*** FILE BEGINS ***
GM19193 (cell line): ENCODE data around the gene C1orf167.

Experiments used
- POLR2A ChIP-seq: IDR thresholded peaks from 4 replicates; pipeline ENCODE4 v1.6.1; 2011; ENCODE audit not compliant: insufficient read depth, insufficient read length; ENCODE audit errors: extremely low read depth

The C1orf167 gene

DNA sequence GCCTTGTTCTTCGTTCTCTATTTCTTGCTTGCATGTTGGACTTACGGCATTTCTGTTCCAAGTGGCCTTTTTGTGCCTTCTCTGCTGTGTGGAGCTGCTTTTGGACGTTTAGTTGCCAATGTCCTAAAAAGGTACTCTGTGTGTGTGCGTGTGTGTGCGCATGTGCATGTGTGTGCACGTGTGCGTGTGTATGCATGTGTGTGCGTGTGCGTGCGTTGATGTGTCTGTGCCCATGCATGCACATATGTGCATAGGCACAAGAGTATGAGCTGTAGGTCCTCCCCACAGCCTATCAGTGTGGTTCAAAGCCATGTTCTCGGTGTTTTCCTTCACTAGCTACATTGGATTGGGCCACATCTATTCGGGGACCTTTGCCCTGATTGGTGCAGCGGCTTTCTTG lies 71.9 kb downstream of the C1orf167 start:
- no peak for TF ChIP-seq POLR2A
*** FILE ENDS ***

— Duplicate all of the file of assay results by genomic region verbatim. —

GM19193 (cell line): ENCODE data around the gene C1orf167.

Experiments used
- POLR2A ChIP-seq: IDR thresholded peaks from 4 replicates; pipeline ENCODE4 v1.6.1; 2011; ENCODE audit not compliant: insufficient read depth, insufficient read length; ENCODE audit errors: extremely low read depth

The C1orf167 gene

DNA sequence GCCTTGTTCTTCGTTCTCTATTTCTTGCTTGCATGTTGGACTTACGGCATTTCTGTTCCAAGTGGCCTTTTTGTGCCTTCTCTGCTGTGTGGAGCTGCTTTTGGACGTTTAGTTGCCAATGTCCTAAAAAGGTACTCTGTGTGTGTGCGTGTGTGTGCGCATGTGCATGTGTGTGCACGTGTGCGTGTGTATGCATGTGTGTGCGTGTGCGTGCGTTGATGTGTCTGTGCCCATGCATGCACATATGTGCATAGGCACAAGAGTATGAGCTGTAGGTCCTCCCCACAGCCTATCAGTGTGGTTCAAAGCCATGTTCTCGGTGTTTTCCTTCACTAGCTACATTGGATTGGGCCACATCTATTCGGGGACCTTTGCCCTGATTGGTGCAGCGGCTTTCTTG lies 71.9 kb downstream of the C1orf167 start:
- no peak for TF ChIP-seq POLR2A